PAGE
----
When these happy people had lived long enough they fell asleep, and their bodies were seen no more. They flitted away through the air, and over the mountains, and across the sea, to a flowery land in the distant west. And some men say that, even to this day, they are wandering happily hither and thither about the earth, causing babies to smile in their cradles, easing the burdens of the toilworn and sick, and blessing mankind everywhere.
What a pity it is that this Golden Age should have come to an end! But it was Jupiter and his brothers who brought about the sad change.
It is hard to believe it, but men say that Jupiter was the son of the old Titan king, Saturn, and that he was hardly a year old when he began to plot how he might wage war against his father. As soon as he was grown up, he persuaded his brothers, Neptune and Pluto, and his sisters, Juno, Ceres, and Vesta, to join him; and they vowed that they would drive the Titans from the earth.
Then followed a long and terrible war. But Jupiter had many mighty helpers. A company of one-eyed monsters called Cyclopes were kept busy all the time, forging thunderbolts in the fire of burning mountains. Three other monsters, each with a hundred hands, were called in to throw rocks and trees against the stronghold of the Titans; and Jupiter himself hurled his sharp lightning darts so thick and fast that the woods were set on fire and the water in the rivers boiled with the heat.
Of course, good, quiet old Saturn and his brothers and sisters could not hold out always against such foes as these. At the end of ten years they had to give up and beg for peace. They were bound in chains of the hardest rock and thrown into a prison in the Lower World; and the Cyclopes and the hundred-handed monsters were sent there to be their jailers and to keep guard over them forever.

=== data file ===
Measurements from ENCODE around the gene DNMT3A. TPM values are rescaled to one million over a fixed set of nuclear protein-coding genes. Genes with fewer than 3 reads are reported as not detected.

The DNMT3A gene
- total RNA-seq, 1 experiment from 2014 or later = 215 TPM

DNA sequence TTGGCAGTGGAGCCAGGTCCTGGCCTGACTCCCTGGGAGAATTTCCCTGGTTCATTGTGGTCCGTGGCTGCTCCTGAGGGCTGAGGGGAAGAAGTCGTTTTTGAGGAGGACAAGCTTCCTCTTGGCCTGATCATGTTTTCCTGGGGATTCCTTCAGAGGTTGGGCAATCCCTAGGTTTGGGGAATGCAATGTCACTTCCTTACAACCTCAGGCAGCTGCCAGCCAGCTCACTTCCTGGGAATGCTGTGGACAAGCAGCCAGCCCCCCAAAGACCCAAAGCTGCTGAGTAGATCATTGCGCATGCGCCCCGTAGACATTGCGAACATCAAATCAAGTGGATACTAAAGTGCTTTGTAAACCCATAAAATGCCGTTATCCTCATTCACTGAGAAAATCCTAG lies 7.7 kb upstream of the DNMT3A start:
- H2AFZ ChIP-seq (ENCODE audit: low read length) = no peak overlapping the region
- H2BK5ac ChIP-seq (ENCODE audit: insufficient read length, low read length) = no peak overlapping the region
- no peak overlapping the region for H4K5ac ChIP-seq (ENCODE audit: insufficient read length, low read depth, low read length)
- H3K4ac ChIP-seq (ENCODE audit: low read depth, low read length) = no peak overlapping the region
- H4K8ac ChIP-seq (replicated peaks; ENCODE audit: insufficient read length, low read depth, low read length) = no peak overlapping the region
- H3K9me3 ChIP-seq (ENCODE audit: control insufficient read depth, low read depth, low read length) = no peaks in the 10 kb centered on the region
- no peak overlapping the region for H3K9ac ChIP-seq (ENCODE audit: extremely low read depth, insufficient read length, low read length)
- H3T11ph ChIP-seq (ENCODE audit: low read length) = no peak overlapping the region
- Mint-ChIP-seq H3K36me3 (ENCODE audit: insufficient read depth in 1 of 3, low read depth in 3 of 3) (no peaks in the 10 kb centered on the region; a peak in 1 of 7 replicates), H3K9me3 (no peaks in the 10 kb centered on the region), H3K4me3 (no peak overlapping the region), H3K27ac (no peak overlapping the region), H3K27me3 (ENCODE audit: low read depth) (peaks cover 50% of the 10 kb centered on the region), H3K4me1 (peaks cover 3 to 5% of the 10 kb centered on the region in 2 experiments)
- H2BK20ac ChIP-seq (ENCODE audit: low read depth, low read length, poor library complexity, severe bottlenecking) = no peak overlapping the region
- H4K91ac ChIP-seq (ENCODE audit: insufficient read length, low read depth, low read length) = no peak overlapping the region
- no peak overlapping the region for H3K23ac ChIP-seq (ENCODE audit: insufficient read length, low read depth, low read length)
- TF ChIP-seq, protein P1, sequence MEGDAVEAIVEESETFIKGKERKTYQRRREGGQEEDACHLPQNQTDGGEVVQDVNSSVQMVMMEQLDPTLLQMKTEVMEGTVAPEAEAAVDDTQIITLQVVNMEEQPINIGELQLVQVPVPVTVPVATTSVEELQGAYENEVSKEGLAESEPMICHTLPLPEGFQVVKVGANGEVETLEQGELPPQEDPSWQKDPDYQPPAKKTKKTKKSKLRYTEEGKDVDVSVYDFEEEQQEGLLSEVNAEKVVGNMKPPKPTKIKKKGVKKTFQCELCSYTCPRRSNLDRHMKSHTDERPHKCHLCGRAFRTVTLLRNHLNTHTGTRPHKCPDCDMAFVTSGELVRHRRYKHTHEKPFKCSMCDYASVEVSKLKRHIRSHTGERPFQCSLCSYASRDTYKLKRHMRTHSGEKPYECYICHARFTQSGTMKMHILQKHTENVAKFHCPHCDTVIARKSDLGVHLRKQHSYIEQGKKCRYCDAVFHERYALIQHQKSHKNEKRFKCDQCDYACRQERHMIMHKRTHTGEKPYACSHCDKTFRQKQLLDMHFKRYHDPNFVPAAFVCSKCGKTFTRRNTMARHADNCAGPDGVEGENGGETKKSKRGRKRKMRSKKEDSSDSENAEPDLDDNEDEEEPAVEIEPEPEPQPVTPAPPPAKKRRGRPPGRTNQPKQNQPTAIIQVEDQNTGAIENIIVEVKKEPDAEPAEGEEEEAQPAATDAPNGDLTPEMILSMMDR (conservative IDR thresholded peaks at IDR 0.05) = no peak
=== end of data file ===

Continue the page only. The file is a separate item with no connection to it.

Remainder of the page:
Then men began to grow dissatisfied with their lot. Some wanted to be rich and own all the good things in the world. Some wanted to be kings and rule over the others. Some who were strong wanted to make slaves of those who were weak. Some broke down the fruit trees in the woods, lest others should eat of the fruit. Some, for mere sport, hunted the timid animals which had always been their friends. Some even killed these poor creatures and ate their flesh for food.
At last, instead of everybody being everybody's friend, everybody was everybody's foe.
So, in all the world, instead of peace, there was war; instead of plenty, there was starvation; instead of innocence, there was crime; and instead of happiness, there was misery.
And that was the way in which Jupiter made himself so mighty; and that was the way in which the Golden Age came to an end.
IN those old, old times, there lived two brothers who were not like other men, nor yet like those Mighty Ones who lived upon the mountain top. They were the sons of one of those Titans who had fought against Jupiter and been sent in chains to the strong prison-house of the Lower World.
The name of the elder of these brothers was Prometheus, or Forethought; for he was always thinking of the future and making things ready for what might happen to-morrow, or next week, or next year, or it may be in a hundred years to come. The younger was called Epimetheus, or Afterthought; for he was always so busy thinking of yesterday, or last year, or a hundred years ago, that he had no care at all for what might come to pass after a while.
For some cause Jupiter had not sent these brothers to prison with the rest of the Titans.
Prometheus did not care to live amid the clouds on the mountain top. He was too busy for that. While the Mighty Folk were spending their time in idleness, drinking nectar and eating ambrosia, he was intent upon plans for making the world wiser and better than it had ever been before.